If another organization wanted to do something similar, what would they need to know?

Above all, meaningfully involving members of the LGBTQIA+ community in planning, facilitation/training delivery, and evaluation is essential to project success. Their lived and shared experiences, especially stories of challenges navigating healthcare systems, not only informs effective content development, but also assures authenticity and humanity during training sessions. That, along with best practices and skills practice is essential in preparing and motivating health care professionals to provide culturally responsive care for LGBTQIA+ populations.

In addition, it is critical to place a special emphasis on creating a safe and brave space where facilitators and participants alike can share their experiences. This requires intentional planning and facilitation around defining a respectful environment, language and descriptions to be used or not used, and group agreements about interactions and behavior. Ensuring participants’ comfort and safety in the classroom yields a robust, multi-directional learning experience. When training participants feel safe, comfortable and interested, they are more inclined to engage in a shared learning experience where both participants and facilitators contribute actively and demonstrate mutuality. In our training sessions, we were pleased to observe participants who self-reported limited knowledge on the topic and/or having heard misinformation on the topic, asking questions to better understand – and expressing gratitude for not being judged in the process.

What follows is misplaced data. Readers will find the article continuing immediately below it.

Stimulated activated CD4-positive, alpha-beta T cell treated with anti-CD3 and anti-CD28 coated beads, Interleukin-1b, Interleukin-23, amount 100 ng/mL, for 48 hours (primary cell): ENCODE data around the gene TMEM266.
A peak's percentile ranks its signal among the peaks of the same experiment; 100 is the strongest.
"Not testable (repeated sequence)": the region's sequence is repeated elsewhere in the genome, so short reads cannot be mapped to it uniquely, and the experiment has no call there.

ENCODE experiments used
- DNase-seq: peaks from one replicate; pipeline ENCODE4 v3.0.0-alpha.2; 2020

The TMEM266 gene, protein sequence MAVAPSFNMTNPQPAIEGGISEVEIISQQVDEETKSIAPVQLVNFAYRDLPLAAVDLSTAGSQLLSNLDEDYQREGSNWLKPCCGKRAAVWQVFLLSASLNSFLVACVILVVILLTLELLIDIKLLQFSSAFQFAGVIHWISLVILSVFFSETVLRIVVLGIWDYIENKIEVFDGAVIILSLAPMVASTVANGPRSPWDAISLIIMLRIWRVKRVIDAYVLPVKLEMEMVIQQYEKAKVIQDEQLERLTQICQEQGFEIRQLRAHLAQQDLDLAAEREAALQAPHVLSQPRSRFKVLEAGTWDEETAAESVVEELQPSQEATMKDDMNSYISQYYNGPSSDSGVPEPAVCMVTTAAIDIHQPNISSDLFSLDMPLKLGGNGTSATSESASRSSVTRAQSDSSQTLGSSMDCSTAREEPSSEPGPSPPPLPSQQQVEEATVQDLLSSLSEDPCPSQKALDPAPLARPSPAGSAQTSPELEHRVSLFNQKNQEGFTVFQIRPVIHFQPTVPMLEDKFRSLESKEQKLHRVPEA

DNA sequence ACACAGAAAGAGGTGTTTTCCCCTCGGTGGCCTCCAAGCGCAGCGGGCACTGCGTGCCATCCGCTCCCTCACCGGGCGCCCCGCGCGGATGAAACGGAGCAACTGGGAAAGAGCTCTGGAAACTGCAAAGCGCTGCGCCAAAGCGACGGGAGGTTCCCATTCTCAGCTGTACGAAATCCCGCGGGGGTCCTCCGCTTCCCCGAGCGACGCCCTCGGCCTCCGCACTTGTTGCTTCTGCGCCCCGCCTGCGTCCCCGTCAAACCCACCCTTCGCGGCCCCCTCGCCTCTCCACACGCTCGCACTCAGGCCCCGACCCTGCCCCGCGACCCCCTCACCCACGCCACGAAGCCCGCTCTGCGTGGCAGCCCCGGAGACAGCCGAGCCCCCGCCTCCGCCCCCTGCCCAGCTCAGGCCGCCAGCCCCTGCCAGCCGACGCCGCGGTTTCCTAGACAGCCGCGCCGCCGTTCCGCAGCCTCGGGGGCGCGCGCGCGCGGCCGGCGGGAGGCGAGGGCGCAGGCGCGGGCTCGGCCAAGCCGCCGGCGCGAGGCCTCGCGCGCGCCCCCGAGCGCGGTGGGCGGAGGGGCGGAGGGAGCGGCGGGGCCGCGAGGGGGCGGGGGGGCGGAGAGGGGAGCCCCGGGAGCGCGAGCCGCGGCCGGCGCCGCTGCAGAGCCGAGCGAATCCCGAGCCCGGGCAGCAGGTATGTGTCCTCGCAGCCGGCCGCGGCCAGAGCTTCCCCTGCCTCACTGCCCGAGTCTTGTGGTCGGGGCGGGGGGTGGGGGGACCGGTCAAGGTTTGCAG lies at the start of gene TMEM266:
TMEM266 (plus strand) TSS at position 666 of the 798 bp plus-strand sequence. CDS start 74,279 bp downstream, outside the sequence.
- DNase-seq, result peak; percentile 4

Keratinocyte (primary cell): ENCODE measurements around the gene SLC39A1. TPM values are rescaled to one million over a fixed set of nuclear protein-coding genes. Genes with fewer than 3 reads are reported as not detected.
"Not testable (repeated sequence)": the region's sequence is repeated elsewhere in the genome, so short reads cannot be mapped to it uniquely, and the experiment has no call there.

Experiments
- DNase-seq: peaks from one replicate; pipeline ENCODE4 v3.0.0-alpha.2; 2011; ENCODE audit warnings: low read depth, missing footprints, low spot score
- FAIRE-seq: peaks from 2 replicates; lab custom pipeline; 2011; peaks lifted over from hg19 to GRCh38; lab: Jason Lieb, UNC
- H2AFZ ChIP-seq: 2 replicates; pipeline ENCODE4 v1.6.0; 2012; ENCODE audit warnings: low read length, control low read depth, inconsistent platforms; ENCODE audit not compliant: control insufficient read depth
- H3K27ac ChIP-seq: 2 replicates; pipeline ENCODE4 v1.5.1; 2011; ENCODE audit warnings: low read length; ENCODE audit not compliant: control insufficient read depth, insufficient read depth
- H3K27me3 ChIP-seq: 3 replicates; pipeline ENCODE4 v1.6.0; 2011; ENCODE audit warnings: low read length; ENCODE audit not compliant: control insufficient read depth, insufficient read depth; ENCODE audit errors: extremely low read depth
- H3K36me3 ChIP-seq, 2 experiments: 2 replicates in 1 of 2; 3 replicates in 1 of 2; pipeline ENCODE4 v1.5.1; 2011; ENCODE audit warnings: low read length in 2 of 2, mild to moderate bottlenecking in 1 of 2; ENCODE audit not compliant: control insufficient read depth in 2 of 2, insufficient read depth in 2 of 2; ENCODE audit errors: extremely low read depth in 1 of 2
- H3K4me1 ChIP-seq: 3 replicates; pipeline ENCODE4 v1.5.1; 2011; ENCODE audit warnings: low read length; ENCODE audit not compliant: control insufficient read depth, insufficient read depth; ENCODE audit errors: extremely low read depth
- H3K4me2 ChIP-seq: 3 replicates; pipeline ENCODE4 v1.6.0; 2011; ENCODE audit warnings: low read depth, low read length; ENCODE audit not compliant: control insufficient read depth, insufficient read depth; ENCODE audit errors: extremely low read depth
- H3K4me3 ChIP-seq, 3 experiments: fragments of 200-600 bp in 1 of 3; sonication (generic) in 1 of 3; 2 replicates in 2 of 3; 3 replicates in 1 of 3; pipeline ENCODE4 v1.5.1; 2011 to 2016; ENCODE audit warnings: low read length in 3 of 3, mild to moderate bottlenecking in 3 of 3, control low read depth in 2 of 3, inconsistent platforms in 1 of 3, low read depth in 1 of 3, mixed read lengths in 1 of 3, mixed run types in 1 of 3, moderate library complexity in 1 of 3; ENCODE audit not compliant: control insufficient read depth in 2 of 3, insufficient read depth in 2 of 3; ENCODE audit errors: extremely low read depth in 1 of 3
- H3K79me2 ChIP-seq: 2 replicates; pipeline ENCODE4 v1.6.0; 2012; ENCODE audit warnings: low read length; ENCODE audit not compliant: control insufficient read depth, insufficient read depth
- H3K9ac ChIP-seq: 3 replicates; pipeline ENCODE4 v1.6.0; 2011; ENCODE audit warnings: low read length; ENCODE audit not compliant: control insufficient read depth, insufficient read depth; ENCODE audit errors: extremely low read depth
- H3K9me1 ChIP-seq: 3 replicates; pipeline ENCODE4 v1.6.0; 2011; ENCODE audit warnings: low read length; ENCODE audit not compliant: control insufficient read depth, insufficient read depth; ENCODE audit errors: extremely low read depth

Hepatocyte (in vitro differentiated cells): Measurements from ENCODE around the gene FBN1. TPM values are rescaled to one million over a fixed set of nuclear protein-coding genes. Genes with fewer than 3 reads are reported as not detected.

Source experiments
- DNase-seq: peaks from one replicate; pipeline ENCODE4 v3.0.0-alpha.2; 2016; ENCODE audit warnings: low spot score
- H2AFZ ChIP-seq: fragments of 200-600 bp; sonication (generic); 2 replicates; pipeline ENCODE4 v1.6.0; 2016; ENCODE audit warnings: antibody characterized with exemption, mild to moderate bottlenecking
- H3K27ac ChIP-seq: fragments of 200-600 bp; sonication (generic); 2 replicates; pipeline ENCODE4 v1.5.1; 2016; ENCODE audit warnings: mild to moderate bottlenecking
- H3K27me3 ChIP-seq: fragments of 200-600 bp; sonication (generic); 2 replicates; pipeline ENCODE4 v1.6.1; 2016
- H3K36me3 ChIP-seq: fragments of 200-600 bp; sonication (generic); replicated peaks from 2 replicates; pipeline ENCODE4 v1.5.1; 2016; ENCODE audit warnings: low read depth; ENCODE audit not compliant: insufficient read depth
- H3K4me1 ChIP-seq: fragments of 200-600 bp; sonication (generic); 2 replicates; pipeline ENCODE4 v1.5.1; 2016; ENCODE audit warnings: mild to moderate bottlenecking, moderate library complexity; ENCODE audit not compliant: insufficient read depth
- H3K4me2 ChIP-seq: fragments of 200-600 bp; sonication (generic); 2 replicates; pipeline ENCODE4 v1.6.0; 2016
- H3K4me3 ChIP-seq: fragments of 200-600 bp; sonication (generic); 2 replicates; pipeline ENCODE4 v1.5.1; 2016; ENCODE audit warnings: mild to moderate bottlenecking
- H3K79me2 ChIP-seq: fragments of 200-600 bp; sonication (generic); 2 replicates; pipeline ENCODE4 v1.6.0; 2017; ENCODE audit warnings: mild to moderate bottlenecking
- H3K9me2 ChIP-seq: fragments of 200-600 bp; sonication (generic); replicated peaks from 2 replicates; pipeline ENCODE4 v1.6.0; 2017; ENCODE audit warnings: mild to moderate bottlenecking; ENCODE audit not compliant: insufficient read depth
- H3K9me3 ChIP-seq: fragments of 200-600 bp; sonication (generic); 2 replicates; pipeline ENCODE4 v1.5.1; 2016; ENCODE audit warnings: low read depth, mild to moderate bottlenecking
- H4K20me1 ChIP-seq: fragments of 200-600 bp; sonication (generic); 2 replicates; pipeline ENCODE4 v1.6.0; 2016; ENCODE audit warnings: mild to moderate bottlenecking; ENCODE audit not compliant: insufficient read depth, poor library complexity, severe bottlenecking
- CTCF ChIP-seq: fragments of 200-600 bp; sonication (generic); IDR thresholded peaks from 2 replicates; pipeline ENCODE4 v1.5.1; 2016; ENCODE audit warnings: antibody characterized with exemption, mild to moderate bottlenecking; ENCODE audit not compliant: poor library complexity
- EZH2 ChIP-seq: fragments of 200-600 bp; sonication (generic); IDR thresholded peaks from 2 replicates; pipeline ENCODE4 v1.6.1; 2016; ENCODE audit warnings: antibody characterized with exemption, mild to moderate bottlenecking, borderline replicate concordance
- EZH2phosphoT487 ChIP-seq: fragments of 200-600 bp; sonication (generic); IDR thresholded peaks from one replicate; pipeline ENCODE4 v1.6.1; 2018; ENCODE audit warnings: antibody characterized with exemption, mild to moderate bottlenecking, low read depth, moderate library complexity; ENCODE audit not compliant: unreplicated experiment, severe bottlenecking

One moving example of this came from a participant who shared how the training experience helped her better understand and relate to her daughter’s experiences as a member of the LGBTQIA+ community: “I really enjoyed listening to the trainer’s personal stories/experiences. It really helped me get a better grasp of what life is like coming from my daughter’s perspective and understanding some of her struggles better. I really enjoyed our small group discussions and how everyone was so respectful of one another. It was an extremely safe place to share and be heard. I truly appreciated everyone’s input and opinions.”

How did NLM or NNLM help with this project? What resources from NLM or NNLM did you use?

NNLM and its excellent administrative staff provided the Center for Health Impact with guidance, direction, and support throughout the project’s inception, implementation, and evaluation. Importantly, they assisted us with navigating the extensive library of content and resources utilized for content development; being able to reference publications on transgender health, NNLM regional blogs for LGBTQIA+ health topics, and especially the NNLM Member Spotlights on LGBTQIA+ topics, was immensely helpful for planning and referencing purposes.

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NNLM Region 7
University of Massachusetts Chan Medical School
55 Lake Avenue North
Worcester, MA 01655
(508) 856-5985

This has been funded in whole or in part with Federal funds from the Department of Health and Human Services, National Institutes of Health, National Library of Medicine, under cooperative agreement number UG4LM012347 with the University of Massachusetts Chan Medical School.